Timeline of Activities Leading to the Certification of the Boeing 737 MAX 8 Aircraft and Actions Taken After the October 2018 Lion Air Accident
What We Looked At
The Federal Aviation Administration (FAA) is responsible for the safety and certification of all civilian aircraft manufactured and operated in the United States. However, two accidents in late 2018 and early 2019 involving Boeing 737 MAX 8 aircraft raised significant safety concerns about FAA’s certification of this aircraft. On March 19, 2019, Secretary of Transportation Elaine L. Chao requested that we compile an objective and detailed factual history of the activities that resulted in the certification of the 737 MAX 8. We also received similar requests from the Chairmen of the House Committee on Transportation and Infrastructure and its Subcommittee on Aviation; the Chairman and Ranking Member of the Senate Committee on Appropriations, Subcommittee on Transportation, Housing and Urban Development, and Related Agencies; and Senator Richard Blumenthal. They requested that we review aspects of FAA’s approach to certifying the MAX series of aircraft, its reliance on the Organization Designation Authorization (ODA) program, and the Agency’s actions following the two accidents. Our overall audit objective was to determine and evaluate FAA’s process for certifying the Boeing 737 MAX series of aircraft.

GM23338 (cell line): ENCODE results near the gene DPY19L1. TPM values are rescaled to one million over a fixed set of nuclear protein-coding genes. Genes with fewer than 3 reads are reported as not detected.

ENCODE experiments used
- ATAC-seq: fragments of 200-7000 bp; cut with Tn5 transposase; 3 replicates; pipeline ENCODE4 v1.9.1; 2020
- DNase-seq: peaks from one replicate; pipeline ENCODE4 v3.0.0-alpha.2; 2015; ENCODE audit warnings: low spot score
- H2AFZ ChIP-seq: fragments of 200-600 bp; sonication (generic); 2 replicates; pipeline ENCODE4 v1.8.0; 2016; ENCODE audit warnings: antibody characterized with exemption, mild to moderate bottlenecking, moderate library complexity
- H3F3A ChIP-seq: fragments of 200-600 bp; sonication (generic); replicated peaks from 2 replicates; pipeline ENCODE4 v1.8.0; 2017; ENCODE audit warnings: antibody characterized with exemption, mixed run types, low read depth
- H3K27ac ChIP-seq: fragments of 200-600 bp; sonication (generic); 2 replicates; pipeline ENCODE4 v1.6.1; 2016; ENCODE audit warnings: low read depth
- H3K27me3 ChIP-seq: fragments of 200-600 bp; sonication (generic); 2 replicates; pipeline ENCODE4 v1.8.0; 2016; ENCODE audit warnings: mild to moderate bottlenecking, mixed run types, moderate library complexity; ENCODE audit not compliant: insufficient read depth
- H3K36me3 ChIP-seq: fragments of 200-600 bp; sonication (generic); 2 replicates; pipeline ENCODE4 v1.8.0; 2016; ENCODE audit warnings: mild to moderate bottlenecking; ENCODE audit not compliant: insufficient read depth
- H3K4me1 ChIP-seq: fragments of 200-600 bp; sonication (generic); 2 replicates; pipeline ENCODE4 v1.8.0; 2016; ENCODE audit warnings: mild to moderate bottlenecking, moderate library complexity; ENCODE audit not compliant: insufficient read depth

What We Found
In this report, we provide a detailed timeline of the activities resulting in the certification of the 737 MAX 8, beginning in January 2012, when Boeing submitted its initial application for an Amended Type Certificate to FAA. This report also compiles a timeline of events following the October 29, 2018, crash of Lion Air Flight 610 up until the crash of Ethiopian Air Flight 302 on March 10, 2019. In addition, during the same time period as FAA’s certification efforts, Boeing, FAA, and our office were identifying issues that—although not specific to the 737 MAX 8—may have impacted the original certification of the aircraft. As such, we also provided a timeline of concurrent related oversight actions and events related to FAA’s ODA program.
We are not making recommendations in this report. The data gathered are informational and represent our observations in response to the Secretary’s and other congressional requests. We will report further on FAA’s oversight of the certification process and other related matters, as well as make recommendations as applicable, in future reports.